Whether you are getting a new house built or an old home renovated, often you rely on a contractor to do most of the hard work as you watch their progress. But it is very important that you, as a customer, must keep an eye on how they do business with you.
The following guide will help you determine if your contractor is overcharging, especially in construction materials.
- Homework. Before you begin on a major project, especially on your very first house renovation, the best way to do is to check out every contractor in your locality, especially their track record, reputation and credibility, expertise and experience. Try to inquire with the Better Business Bureau if possible. Ask someone who have hired a contractor in the past, and they will recommend one or two contractors that they feel are credible and trustworthy, and who can provide a true estimate of costs; such good contractors are less likely to overcharge, and less likely to use substandard materials, questionable suppliers and barely-competent labor.
- While in progress. Sure, the contractor may be a great recommend from a friend, with their submitted projected costs, and after signing a joint and detailed contract, you hire them to work on your home, but what happens once they get down to work?
As you are their customer, it is imperative that you must act as the overall supervisor on the worksite, as you always keep an eye on all construction activities (and use a camera and a journal to track the progress of your project day after day), from the way a carpenter nails the baseboard in place, how the tiles are placed on the bathroom floor, or how well the roofing shingles are installed; if they tend to overcharge in terms of materials and labor, and you see that they are wasting supplies through shoddy work, you’ll have to drop them and pick another contractor, no matter how much the contractor makes justifications, as long as you have any visible evidence of wrongdoing.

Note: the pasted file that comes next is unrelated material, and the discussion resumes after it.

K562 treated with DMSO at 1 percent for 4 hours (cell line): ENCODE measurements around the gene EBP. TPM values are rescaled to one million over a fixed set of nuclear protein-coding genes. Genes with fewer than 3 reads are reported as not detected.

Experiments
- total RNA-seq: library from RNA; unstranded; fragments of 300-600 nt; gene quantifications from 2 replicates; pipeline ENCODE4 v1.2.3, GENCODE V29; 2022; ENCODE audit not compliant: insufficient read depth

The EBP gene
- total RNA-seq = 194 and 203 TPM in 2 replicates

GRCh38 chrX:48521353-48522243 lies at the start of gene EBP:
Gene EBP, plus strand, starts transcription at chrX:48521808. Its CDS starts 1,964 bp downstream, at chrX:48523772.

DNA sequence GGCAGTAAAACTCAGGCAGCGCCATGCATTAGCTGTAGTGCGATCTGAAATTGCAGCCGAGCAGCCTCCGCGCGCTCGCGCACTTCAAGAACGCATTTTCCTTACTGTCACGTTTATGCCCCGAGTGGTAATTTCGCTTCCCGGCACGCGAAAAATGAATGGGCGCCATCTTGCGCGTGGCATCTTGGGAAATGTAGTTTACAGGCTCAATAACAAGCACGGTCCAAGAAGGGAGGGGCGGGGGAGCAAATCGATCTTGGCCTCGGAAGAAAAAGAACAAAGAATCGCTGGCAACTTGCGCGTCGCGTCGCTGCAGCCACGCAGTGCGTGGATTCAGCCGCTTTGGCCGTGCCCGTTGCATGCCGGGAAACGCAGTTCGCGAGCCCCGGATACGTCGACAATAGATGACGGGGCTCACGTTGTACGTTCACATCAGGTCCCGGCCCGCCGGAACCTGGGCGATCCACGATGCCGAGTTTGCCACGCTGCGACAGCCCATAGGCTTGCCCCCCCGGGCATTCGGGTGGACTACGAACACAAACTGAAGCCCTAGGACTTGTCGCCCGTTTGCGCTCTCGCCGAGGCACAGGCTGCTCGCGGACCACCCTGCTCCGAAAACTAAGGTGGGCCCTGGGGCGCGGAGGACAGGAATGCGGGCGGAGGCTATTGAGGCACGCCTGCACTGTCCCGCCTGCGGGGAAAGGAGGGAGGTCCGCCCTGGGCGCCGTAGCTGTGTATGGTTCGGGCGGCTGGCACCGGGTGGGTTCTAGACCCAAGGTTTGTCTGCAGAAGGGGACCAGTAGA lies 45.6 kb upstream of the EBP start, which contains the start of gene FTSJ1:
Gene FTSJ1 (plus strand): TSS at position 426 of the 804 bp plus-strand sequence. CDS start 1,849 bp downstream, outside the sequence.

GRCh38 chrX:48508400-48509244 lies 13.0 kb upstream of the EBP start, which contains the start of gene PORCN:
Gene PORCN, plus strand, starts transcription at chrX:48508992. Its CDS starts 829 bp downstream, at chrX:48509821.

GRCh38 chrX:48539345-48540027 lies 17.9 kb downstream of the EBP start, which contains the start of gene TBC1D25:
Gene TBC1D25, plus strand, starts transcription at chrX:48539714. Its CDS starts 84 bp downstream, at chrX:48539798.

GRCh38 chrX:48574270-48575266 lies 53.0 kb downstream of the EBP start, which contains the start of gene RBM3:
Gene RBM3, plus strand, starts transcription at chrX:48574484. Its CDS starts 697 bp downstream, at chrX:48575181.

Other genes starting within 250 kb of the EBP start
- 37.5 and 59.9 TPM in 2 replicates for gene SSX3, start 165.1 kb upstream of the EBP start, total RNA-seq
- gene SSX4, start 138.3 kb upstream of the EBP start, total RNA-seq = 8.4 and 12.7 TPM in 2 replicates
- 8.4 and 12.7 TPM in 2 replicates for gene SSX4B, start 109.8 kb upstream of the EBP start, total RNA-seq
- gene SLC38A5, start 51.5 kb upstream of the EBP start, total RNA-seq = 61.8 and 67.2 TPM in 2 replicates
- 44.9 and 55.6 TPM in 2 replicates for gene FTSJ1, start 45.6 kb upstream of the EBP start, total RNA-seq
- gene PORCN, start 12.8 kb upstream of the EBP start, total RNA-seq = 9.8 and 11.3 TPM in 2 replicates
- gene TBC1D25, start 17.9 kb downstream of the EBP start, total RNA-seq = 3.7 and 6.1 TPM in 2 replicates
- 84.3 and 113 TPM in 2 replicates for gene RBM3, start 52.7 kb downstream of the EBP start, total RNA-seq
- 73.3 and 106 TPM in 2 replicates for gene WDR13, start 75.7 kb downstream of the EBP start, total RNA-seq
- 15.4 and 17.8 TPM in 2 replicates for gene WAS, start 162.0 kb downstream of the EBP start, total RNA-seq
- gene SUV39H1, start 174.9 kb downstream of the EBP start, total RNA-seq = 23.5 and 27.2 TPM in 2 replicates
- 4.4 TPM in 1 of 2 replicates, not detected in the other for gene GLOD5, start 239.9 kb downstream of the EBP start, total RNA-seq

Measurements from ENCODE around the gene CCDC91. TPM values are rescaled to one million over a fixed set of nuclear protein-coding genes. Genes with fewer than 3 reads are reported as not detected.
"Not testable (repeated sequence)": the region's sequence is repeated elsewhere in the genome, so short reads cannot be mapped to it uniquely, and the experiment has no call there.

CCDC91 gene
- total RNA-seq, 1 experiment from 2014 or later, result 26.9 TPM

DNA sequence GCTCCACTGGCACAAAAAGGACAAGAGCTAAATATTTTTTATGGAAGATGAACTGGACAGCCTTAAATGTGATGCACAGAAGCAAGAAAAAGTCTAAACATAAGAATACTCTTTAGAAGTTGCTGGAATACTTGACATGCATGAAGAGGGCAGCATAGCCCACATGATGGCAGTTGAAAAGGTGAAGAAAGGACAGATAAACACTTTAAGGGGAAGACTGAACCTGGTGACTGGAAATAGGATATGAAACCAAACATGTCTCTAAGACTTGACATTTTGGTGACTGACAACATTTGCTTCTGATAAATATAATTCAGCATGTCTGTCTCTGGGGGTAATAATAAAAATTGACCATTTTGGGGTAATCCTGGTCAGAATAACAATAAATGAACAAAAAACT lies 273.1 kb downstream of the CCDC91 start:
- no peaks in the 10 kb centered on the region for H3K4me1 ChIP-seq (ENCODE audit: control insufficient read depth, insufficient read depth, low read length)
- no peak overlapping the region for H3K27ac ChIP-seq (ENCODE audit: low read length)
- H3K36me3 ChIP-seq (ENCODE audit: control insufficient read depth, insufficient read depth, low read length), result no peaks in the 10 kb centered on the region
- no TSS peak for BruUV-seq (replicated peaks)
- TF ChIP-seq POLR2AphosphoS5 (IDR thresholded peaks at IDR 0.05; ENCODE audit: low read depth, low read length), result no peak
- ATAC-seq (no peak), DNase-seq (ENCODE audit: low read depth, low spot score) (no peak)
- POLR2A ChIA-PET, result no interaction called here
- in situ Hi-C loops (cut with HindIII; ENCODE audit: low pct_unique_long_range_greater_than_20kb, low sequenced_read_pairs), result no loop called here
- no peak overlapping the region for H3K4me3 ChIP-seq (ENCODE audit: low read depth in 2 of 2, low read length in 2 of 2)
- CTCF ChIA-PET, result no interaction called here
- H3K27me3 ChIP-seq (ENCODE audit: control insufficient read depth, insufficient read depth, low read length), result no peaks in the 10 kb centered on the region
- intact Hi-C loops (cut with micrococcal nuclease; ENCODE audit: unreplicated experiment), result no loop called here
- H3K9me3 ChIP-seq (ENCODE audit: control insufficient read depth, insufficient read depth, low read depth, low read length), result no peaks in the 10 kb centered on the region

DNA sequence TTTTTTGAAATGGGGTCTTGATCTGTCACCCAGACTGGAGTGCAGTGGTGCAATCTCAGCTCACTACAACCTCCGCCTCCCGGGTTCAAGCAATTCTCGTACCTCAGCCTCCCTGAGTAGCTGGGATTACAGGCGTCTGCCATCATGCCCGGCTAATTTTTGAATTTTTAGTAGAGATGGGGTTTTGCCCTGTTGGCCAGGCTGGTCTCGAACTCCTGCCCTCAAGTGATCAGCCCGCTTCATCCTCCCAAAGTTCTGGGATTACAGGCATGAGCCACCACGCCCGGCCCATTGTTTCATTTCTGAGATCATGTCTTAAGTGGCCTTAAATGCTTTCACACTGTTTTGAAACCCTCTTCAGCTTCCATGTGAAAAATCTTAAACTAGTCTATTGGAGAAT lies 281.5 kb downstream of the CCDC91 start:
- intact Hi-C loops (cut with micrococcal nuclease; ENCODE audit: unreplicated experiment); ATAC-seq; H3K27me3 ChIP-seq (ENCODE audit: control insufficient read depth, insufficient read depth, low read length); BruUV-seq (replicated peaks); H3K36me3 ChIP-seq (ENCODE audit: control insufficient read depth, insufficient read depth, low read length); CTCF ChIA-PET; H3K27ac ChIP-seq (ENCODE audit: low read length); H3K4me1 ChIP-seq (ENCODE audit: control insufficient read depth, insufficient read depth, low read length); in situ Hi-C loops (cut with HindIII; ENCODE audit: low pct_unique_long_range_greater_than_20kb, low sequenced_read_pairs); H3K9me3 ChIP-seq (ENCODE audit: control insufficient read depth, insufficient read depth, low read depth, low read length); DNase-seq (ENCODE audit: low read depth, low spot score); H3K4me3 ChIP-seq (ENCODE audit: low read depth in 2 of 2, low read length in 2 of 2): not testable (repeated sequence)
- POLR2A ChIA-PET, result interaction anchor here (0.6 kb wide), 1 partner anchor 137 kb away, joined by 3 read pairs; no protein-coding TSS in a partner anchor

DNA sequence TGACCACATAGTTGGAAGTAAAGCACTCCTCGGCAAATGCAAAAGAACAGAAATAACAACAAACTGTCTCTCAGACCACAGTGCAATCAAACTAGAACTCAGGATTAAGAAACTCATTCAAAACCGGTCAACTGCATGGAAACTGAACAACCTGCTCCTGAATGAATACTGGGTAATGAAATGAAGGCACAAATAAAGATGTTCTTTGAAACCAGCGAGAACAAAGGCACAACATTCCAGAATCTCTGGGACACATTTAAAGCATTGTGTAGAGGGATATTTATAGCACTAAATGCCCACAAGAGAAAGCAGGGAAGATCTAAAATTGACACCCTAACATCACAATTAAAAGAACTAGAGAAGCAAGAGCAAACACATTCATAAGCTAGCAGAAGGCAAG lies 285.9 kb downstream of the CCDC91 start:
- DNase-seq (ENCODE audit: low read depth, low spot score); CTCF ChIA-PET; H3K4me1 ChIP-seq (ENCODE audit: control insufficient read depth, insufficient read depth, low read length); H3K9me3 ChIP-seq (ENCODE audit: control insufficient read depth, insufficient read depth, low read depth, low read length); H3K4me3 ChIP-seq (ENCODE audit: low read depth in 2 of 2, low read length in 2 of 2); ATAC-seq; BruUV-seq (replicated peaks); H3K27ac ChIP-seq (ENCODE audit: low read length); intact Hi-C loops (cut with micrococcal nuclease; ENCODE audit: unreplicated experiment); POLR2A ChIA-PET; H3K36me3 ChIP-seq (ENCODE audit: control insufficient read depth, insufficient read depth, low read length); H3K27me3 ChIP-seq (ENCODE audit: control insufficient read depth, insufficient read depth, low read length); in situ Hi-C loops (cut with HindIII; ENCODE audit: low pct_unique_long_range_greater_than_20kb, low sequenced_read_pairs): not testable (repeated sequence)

Apart from the labor and material costs, demand copies of receipts they have obtained in purchasing and acquiring the materials, and compare them with the bill of materials actually used in construction. This is to determine if the contractor is billing you for expensive materials, but is using substandard ones in place.
If you can keep a closer eye at the worksite, you can try to make a physical count of materials in use and compare them to the material list, which should tally; any discrepancy from the actual requirements is a sure sign that some of the material bulk is hidden from view.
- By the end. Finally, if you are about to pay them, first ask the contractor about a breakdown of their labor and material costs in full detail, listing what materials they have bought, how much they spent on, and how much they would be charging you.
Factor in the cost of the contractor’s materials handling, that is, how
much percentage they charge for selecting, ordering and delivery of
materials to the worksite.